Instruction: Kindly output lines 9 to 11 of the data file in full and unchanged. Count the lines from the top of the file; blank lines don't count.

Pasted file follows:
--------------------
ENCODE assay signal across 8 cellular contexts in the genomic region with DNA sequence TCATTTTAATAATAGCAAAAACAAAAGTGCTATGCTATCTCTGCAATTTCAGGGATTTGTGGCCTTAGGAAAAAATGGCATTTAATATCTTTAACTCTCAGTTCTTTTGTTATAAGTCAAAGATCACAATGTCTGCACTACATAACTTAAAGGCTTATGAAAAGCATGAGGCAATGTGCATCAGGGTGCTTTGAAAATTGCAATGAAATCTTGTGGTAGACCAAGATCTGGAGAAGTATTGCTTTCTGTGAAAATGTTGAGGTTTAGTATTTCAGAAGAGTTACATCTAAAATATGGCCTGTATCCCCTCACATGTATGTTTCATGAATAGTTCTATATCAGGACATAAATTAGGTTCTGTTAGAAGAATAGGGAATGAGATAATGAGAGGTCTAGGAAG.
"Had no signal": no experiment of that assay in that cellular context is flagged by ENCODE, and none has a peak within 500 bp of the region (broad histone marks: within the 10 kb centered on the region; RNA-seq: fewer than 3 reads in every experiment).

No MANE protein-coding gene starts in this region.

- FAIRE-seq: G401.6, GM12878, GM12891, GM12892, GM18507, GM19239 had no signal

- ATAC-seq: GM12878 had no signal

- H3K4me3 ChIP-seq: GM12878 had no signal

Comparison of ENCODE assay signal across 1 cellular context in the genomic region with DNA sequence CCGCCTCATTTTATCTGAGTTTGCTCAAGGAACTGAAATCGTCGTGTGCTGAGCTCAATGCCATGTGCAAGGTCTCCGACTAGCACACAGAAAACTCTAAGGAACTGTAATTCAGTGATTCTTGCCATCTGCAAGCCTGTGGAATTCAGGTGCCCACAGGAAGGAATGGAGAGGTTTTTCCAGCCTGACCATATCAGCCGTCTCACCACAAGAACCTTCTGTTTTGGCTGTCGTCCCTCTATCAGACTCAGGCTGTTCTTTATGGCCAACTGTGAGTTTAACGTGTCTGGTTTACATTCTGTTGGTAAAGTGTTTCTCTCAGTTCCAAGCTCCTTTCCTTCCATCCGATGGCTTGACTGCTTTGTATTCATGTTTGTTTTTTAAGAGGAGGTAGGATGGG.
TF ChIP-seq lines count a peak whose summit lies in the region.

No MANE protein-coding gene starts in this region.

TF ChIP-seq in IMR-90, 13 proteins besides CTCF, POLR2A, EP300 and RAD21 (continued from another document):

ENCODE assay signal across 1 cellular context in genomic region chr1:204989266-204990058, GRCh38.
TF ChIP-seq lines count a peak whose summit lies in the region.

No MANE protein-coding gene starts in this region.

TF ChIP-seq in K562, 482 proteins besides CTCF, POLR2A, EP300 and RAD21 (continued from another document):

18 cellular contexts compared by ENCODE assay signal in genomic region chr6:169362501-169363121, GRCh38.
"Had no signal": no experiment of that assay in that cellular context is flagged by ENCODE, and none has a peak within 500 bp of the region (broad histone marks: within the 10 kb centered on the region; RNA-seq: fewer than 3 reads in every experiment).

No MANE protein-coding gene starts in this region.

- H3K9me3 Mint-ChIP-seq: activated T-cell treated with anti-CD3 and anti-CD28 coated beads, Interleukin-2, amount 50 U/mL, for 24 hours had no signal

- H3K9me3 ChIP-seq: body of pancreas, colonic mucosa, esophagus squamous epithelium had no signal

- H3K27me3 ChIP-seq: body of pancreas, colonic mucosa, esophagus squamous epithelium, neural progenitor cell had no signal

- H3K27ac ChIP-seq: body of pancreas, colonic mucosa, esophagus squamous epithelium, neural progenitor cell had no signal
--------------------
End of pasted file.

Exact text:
No MANE protein-coding gene starts in this region.

TF ChIP-seq in IMR-90, 13 proteins besides CTCF, POLR2A, EP300 and RAD21 (continued from another document):

ENCODE assay signal across 1 cellular context in genomic region chr1:204989266-204990058, GRCh38.